The United States Secret Service has recently observed an increase in extortion email scams. These are not necessarily new methods of the scam but a marked uptick in previously seen extortion schemes. Typically, an email is sent to the victim containing a password the recipient previously used along with a threat of releasing additional damaging or embarrassing information if the victim does not make a specified extortion payment via Bitcoin. The inclusion of the password serves to intimidate and convince the victim that the sender has access to additional compromising information. However, compromised email and password credentials are widely available for purchase in bulk from the dark web at nominal prices, and the attacker of ten does not possess the information they are claiming. In some instances, the password given in the email did not match one the recipient had previously used.
According to reports, there has been at least one incident in which the attacker appeared to legitimately compromise a system. The victim received an extortion email similar to the above, except containing a current password and requesting a Bitcoin payment of $2,000 within 24 hours. After the 24 hours had lapsed, the attacker sent the victim a second message containing a transcript of a phone conversation the victim had with a third party occurring after the extortion email was received.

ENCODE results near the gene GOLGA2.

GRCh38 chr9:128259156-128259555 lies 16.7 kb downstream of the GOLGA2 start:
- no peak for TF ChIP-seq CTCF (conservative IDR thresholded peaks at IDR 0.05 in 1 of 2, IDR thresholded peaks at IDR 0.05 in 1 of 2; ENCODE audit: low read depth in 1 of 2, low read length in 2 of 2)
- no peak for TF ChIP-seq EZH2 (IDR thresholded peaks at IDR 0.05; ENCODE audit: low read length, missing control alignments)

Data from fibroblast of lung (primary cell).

It is critical to use a unique password, along with two-step verification/multi-factor authentication whenever possible, for each website login credential and to change passwords on regular intervals due to the increased likelihood that current and recycled passwords will eventually be compromised in a data breach.
The United States Secret Service advises against paying any requested demand in an extortion attempt.
If anyone has any information related to this alert, the GIOC can be contacted at GIOC@usss.dhs.gov.